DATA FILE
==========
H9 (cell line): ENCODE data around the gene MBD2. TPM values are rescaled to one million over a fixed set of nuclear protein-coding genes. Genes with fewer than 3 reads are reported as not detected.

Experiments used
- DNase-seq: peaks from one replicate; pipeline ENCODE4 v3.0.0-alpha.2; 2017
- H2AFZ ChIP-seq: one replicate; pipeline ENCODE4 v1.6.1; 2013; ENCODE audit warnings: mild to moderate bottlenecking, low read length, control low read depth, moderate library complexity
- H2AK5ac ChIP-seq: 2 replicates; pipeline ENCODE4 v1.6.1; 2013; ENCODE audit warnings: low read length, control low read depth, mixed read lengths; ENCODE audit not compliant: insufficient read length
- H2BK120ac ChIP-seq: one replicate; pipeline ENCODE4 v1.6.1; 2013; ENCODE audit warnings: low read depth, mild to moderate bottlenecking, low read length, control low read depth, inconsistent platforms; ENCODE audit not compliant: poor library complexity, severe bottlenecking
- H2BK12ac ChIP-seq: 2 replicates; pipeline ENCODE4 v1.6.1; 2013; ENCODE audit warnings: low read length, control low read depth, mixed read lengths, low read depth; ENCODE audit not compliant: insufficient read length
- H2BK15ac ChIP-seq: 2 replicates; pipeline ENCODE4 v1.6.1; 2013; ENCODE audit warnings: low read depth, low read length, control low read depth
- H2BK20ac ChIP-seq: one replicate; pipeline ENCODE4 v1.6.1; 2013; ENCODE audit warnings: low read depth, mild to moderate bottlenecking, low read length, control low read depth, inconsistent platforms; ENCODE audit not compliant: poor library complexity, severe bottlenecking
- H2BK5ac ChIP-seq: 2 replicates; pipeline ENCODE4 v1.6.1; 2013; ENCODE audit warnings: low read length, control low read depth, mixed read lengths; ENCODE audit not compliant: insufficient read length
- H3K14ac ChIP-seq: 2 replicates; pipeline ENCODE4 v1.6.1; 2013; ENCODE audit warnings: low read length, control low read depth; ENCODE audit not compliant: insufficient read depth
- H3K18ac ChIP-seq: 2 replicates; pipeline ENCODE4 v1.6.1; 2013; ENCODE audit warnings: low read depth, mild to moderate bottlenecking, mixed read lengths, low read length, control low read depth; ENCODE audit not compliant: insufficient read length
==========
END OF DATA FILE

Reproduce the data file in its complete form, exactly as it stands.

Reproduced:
H9 (cell line): ENCODE data around the gene MBD2. TPM values are rescaled to one million over a fixed set of nuclear protein-coding genes. Genes with fewer than 3 reads are reported as not detected.

Experiments used
- DNase-seq: peaks from one replicate; pipeline ENCODE4 v3.0.0-alpha.2; 2017
- H2AFZ ChIP-seq: one replicate; pipeline ENCODE4 v1.6.1; 2013; ENCODE audit warnings: mild to moderate bottlenecking, low read length, control low read depth, moderate library complexity
- H2AK5ac ChIP-seq: 2 replicates; pipeline ENCODE4 v1.6.1; 2013; ENCODE audit warnings: low read length, control low read depth, mixed read lengths; ENCODE audit not compliant: insufficient read length
- H2BK120ac ChIP-seq: one replicate; pipeline ENCODE4 v1.6.1; 2013; ENCODE audit warnings: low read depth, mild to moderate bottlenecking, low read length, control low read depth, inconsistent platforms; ENCODE audit not compliant: poor library complexity, severe bottlenecking
- H2BK12ac ChIP-seq: 2 replicates; pipeline ENCODE4 v1.6.1; 2013; ENCODE audit warnings: low read length, control low read depth, mixed read lengths, low read depth; ENCODE audit not compliant: insufficient read length
- H2BK15ac ChIP-seq: 2 replicates; pipeline ENCODE4 v1.6.1; 2013; ENCODE audit warnings: low read depth, low read length, control low read depth
- H2BK20ac ChIP-seq: one replicate; pipeline ENCODE4 v1.6.1; 2013; ENCODE audit warnings: low read depth, mild to moderate bottlenecking, low read length, control low read depth, inconsistent platforms; ENCODE audit not compliant: poor library complexity, severe bottlenecking
- H2BK5ac ChIP-seq: 2 replicates; pipeline ENCODE4 v1.6.1; 2013; ENCODE audit warnings: low read length, control low read depth, mixed read lengths; ENCODE audit not compliant: insufficient read length
- H3K14ac ChIP-seq: 2 replicates; pipeline ENCODE4 v1.6.1; 2013; ENCODE audit warnings: low read length, control low read depth; ENCODE audit not compliant: insufficient read depth
- H3K18ac ChIP-seq: 2 replicates; pipeline ENCODE4 v1.6.1; 2013; ENCODE audit warnings: low read depth, mild to moderate bottlenecking, mixed read lengths, low read length, control low read depth; ENCODE audit not compliant: insufficient read length